Third, after we controlled for number of partners, straight-identified men who have sex with men were less likely than gay-identified men who have sex with men to have used condoms during their last sexual encounter and less likely to have been recently tested for HIV infection. Other investigators (17) have found that non–gay-identified men who have sex with men (that is, straight-identified or bisexual-identified men who have sex with men) had similar rates of condom use and lower rates of testing for HIV infection compared with gay-identified men who have sex with men; however, differences in study frames and sampled populations make direct comparison difficult.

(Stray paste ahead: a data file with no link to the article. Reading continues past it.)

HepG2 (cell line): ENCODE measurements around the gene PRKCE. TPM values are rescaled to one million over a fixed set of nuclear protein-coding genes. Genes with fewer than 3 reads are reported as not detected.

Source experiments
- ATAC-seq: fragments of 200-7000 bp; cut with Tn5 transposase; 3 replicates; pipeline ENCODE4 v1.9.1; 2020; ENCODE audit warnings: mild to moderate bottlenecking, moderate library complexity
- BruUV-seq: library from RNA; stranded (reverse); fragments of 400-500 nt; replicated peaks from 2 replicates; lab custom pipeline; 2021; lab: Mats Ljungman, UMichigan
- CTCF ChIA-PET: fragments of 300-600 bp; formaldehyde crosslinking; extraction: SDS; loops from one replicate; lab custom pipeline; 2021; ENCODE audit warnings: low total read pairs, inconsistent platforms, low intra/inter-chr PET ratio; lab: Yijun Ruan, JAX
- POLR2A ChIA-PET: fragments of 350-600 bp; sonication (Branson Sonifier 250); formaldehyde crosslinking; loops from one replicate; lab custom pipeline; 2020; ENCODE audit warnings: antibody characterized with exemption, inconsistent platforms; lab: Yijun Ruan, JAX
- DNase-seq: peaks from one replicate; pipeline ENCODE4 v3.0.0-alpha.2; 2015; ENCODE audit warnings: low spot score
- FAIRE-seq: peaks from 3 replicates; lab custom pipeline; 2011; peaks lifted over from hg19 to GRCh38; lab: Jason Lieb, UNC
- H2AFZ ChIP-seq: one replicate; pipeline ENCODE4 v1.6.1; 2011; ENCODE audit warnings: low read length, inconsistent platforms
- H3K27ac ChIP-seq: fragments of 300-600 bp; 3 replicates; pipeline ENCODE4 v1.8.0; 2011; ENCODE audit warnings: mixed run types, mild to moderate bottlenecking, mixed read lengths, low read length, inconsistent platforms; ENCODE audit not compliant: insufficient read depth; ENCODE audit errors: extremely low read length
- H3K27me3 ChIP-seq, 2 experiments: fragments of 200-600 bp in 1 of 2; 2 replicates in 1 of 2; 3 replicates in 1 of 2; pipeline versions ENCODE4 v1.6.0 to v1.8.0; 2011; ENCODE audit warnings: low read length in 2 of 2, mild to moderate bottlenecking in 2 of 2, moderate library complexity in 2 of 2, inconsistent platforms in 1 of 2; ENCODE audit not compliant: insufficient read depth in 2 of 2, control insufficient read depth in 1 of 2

Our findings suggest that in the general population, straight-identified men who have sex with men, with fewer sexual partners on average, may consider themselves to be at lower risk for HIV infection and STDs. In fact, compared with men who have sex with men and report concurrent sexual partners or such activities as “bare backing” (intentional unprotected anal intercourse) or those with diagnoses of recurrent or concurrent STDs, straight-identified men who have sex with men may not play a substantial role in fueling the current STD and HIV epidemics among men who have sex with men. However, compared with men who have sex with women, the risk for acquiring infections may be elevated in straight-identified men who have sex with men, because their single male sexual partners may themselves have had multiple sex partners in the previous year. The male sexual partners of straight-identified men who have sex with men may be other straight-identified men who have sex with men or gay-identified men who have sex with men. In our survey, gay-identified men who have sex with men were found to exhibit risky behavior; 33% of gay-identified men who have sex with men reported having 3 or more sexual partners in the previous year, and 20% reported having a previous STD. Gay-identified men who have sex with men were also much more likely than straight-identified men who have sex with men to report both having 2 or more sexual partners and not using a condom during their last sexual encounter.